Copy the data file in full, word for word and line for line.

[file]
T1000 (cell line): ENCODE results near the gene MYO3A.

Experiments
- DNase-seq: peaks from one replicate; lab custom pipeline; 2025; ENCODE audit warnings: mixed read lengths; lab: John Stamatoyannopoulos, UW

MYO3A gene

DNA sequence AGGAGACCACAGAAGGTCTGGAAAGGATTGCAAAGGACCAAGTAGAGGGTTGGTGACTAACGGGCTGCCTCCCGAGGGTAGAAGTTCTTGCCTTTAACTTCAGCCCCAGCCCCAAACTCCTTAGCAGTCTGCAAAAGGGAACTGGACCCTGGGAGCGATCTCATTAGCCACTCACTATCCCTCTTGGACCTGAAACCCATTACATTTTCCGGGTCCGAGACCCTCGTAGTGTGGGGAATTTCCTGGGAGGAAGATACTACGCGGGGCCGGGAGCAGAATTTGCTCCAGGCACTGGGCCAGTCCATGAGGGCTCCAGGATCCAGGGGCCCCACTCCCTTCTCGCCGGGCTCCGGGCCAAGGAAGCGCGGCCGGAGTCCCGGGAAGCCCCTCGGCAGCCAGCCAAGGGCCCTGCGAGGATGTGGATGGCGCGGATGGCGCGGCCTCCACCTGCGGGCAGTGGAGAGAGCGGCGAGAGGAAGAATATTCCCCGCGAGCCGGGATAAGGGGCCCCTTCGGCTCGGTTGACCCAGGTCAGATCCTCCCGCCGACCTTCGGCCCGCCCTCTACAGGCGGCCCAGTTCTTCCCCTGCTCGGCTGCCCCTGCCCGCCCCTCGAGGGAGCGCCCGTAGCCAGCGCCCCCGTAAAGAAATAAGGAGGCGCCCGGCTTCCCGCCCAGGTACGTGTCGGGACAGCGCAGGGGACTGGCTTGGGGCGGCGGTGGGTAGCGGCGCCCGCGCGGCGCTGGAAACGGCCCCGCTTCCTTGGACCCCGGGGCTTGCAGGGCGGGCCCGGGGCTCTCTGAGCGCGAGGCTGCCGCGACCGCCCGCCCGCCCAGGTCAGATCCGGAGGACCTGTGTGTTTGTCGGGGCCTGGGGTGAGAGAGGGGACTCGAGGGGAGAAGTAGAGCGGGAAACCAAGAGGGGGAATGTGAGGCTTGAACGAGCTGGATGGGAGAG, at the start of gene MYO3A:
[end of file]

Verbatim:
T1000 (cell line): ENCODE results near the gene MYO3A.

Experiments
- DNase-seq: peaks from one replicate; lab custom pipeline; 2025; ENCODE audit warnings: mixed read lengths; lab: John Stamatoyannopoulos, UW

MYO3A gene

DNA sequence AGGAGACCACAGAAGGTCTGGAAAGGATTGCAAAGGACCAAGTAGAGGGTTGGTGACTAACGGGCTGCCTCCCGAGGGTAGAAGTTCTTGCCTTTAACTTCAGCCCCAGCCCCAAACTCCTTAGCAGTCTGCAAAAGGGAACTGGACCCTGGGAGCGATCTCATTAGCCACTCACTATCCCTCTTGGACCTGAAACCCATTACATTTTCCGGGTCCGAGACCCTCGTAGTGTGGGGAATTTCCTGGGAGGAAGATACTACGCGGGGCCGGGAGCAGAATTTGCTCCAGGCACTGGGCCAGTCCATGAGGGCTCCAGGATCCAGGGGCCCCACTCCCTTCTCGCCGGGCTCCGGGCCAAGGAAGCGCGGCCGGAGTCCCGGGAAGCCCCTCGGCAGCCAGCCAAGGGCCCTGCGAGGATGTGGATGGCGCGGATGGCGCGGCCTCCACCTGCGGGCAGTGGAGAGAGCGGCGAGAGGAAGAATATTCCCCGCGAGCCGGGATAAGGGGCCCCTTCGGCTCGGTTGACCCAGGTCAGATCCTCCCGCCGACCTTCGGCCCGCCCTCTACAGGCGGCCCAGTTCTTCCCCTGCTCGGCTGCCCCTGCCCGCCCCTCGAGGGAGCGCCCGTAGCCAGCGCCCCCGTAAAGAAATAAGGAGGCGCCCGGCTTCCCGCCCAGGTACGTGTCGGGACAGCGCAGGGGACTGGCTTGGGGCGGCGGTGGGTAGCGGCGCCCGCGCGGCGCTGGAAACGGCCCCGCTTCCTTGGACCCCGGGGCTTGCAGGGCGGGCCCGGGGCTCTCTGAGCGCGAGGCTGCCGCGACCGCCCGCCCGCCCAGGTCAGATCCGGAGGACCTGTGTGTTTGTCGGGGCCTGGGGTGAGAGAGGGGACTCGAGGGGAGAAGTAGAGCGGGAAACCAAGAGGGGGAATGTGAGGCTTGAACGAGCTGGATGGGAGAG, at the start of gene MYO3A: